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Prime Minister Shinzo Abe said Wednesday his government aims to boost Japan's per capita gross national income by more than 1.5 million yen ($14,970) in 10 years under the upcoming economic growth strategy, centering on the leveraging of private investment.
In his speech at a Tokyo hotel to announce the last elements of the strategy, Abe also pledged to allow the online sales of over-the-counter drugs in Japan and set up special economic zones in which deregulation can be promoted, emphasizing the vigor of the private sector is vital for growth.
Japan's GNI stood at about 3.84 million yen per person in fiscal 2012 ended March, according to the latest data released by the Cabinet Office. With the stimulus, it would eventually grow over 3 percent per annum and can realize an over 1.5 million yen increase in 10 years, Abe said.
Expansion of business through the Internet will enhance "convenience in national life," the premier said, adding the government will "lift the ban on (online) sales of nonprescription drugs under appropriate rules, while ensuring the safety of consumers."
Abe also expressed his eagerness to establish special economic zones in the country in an attempt to spur the economy by bolstering investment and attracting businesses and human resources from overseas.
In addition to deregulation to prop up investment, the government will create a new system that would permit foreign doctors to practice medicine in the special zones and ease the current requirements to set up international schools, the premier said.
To promote reform in the country's power utility sector, Abe said his administration will help increase electricity-related investment over the next decade to 30 trillion yen, one and half times as large as that in the past 10 years.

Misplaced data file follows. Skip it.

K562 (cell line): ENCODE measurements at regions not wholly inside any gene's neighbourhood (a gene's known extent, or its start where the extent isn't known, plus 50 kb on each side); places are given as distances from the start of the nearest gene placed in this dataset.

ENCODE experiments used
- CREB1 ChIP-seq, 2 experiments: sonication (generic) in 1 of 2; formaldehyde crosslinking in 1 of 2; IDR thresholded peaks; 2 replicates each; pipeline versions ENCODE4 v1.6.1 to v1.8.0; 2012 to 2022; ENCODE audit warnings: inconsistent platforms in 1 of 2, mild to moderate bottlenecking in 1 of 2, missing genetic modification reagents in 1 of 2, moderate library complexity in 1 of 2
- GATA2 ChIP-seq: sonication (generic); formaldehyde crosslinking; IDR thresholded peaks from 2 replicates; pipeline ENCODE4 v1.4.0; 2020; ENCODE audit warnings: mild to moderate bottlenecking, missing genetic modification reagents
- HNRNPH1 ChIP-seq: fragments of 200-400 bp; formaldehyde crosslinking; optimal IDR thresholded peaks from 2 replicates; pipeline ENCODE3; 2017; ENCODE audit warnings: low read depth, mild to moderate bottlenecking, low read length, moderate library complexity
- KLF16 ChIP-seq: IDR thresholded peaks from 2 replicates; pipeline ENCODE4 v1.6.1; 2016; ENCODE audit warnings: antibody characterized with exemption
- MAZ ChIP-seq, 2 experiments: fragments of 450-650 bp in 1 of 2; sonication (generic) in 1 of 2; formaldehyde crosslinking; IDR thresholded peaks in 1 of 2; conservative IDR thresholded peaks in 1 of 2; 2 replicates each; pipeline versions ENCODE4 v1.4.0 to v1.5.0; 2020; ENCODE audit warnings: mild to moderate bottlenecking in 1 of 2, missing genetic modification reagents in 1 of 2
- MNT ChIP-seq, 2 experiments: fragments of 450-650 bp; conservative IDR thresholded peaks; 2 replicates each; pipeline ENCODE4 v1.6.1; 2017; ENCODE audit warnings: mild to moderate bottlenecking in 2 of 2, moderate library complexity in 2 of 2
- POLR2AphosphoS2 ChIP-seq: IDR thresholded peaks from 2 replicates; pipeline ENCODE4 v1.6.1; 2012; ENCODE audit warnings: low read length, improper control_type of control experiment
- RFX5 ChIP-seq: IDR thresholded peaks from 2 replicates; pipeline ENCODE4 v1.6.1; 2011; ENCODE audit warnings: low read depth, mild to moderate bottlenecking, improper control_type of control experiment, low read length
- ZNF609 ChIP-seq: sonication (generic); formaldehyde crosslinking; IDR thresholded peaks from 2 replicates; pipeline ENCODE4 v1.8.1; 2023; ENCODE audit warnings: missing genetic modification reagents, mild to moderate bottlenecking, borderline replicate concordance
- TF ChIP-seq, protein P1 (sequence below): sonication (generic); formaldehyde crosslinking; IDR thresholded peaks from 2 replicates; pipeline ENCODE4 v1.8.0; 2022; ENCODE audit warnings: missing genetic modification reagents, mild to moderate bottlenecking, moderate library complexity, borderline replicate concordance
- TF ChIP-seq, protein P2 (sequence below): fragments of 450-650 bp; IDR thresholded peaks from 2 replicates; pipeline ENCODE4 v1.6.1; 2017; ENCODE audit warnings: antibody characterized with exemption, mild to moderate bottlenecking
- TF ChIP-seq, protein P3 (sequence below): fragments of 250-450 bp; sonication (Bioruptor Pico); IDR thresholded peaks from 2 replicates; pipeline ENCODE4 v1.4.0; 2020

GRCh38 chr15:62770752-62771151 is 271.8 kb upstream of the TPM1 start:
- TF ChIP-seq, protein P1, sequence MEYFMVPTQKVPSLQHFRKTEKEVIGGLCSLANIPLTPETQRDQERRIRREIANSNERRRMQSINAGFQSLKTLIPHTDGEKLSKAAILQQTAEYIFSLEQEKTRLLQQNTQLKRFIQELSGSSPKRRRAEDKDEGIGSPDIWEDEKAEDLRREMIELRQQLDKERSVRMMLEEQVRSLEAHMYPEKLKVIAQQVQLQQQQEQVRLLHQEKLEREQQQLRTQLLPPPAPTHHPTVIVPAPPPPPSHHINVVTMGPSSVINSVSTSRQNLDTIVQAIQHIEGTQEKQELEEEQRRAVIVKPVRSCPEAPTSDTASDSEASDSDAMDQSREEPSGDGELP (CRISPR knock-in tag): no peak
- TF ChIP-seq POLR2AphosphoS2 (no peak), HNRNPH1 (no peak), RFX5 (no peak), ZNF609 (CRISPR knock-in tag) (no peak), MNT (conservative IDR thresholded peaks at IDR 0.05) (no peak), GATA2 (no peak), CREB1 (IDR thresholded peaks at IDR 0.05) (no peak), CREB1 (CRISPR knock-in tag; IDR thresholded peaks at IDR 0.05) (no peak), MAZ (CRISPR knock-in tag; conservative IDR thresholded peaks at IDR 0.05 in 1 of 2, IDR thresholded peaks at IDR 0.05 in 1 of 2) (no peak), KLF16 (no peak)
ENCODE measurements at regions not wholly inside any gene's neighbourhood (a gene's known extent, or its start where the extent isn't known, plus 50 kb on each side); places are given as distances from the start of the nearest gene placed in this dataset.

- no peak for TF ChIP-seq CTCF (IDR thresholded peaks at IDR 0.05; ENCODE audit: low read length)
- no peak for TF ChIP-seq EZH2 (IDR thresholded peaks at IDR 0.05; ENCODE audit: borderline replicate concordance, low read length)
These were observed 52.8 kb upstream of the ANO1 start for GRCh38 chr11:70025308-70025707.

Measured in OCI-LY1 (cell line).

"We'll invest in and shore up all energy technologies at home and develop them worldwide. This is the only way for resource-poor Japan to survive," Abe said.
Abe, meanwhile, clarified that Japan will set a target of augmenting the total amount of business investment by 10 percent during the next three years to bring it up to around 70 trillion yen, equivalent to the level seen before the 2008 financial crisis.
As he is eager to become the top salesman of Japanese state-of-the-art technologies and products, his government will aim to triple exports of infrastructure-related business to 30 trillion yen by 2020, Abe also said.
The Cabinet is scheduled to endorse the growth strategy on June 14. It is one of the "three arrows" of the premier's economic policies, dubbed "Abenomics," designed to shake Japan's economy out of nearly two decades of deflation, along with aggressive monetary easing and large-scale public works projects.
Abe plans to explain the strategy to his Group of Eight counterparts during their summit in Northern Ireland slated for June 17 to 18.